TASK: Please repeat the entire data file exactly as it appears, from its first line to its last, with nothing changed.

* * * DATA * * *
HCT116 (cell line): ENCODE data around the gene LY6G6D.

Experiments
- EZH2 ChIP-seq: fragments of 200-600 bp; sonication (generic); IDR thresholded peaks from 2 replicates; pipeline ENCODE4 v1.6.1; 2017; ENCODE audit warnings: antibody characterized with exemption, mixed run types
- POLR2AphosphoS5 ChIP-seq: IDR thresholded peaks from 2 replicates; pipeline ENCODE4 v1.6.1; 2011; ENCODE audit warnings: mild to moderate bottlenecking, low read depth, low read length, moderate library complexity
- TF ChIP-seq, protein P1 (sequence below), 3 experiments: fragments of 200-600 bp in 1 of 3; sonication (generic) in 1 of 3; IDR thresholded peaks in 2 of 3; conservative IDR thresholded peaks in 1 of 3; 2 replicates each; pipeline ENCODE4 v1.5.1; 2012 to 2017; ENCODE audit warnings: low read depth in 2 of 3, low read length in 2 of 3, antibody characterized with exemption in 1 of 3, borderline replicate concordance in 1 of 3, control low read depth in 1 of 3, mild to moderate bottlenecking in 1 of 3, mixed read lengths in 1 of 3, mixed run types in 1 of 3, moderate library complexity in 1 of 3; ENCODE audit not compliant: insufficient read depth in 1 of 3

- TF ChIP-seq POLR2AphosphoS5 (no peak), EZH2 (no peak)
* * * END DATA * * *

HCT116 (cell line): ENCODE data around the gene LY6G6D.

Experiments
- EZH2 ChIP-seq: fragments of 200-600 bp; sonication (generic); IDR thresholded peaks from 2 replicates; pipeline ENCODE4 v1.6.1; 2017; ENCODE audit warnings: antibody characterized with exemption, mixed run types
- POLR2AphosphoS5 ChIP-seq: IDR thresholded peaks from 2 replicates; pipeline ENCODE4 v1.6.1; 2011; ENCODE audit warnings: mild to moderate bottlenecking, low read depth, low read length, moderate library complexity
- TF ChIP-seq, protein P1 (sequence below), 3 experiments: fragments of 200-600 bp in 1 of 3; sonication (generic) in 1 of 3; IDR thresholded peaks in 2 of 3; conservative IDR thresholded peaks in 1 of 3; 2 replicates each; pipeline ENCODE4 v1.5.1; 2012 to 2017; ENCODE audit warnings: low read depth in 2 of 3, low read length in 2 of 3, antibody characterized with exemption in 1 of 3, borderline replicate concordance in 1 of 3, control low read depth in 1 of 3, mild to moderate bottlenecking in 1 of 3, mixed read lengths in 1 of 3, mixed run types in 1 of 3, moderate library complexity in 1 of 3; ENCODE audit not compliant: insufficient read depth in 1 of 3

- TF ChIP-seq POLR2AphosphoS5 (no peak), EZH2 (no peak)